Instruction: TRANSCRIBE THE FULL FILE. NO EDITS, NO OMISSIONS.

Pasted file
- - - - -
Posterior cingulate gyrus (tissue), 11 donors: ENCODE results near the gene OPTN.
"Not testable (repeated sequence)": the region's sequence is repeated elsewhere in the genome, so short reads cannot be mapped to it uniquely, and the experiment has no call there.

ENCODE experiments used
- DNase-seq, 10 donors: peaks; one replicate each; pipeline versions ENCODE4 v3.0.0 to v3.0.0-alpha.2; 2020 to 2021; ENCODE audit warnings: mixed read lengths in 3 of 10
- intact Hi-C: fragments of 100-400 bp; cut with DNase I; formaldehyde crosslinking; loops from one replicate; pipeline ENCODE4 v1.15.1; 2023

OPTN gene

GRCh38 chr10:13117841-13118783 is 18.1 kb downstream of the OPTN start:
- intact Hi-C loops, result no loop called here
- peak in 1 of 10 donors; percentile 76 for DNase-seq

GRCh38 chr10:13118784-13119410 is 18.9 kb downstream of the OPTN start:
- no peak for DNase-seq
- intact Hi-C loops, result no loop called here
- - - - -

Posterior cingulate gyrus (tissue), 11 donors: ENCODE results near the gene OPTN.
"Not testable (repeated sequence)": the region's sequence is repeated elsewhere in the genome, so short reads cannot be mapped to it uniquely, and the experiment has no call there.

ENCODE experiments used
- DNase-seq, 10 donors: peaks; one replicate each; pipeline versions ENCODE4 v3.0.0 to v3.0.0-alpha.2; 2020 to 2021; ENCODE audit warnings: mixed read lengths in 3 of 10
- intact Hi-C: fragments of 100-400 bp; cut with DNase I; formaldehyde crosslinking; loops from one replicate; pipeline ENCODE4 v1.15.1; 2023

OPTN gene

GRCh38 chr10:13117841-13118783 is 18.1 kb downstream of the OPTN start:
- intact Hi-C loops, result no loop called here
- peak in 1 of 10 donors; percentile 76 for DNase-seq

GRCh38 chr10:13118784-13119410 is 18.9 kb downstream of the OPTN start:
- no peak for DNase-seq
- intact Hi-C loops, result no loop called here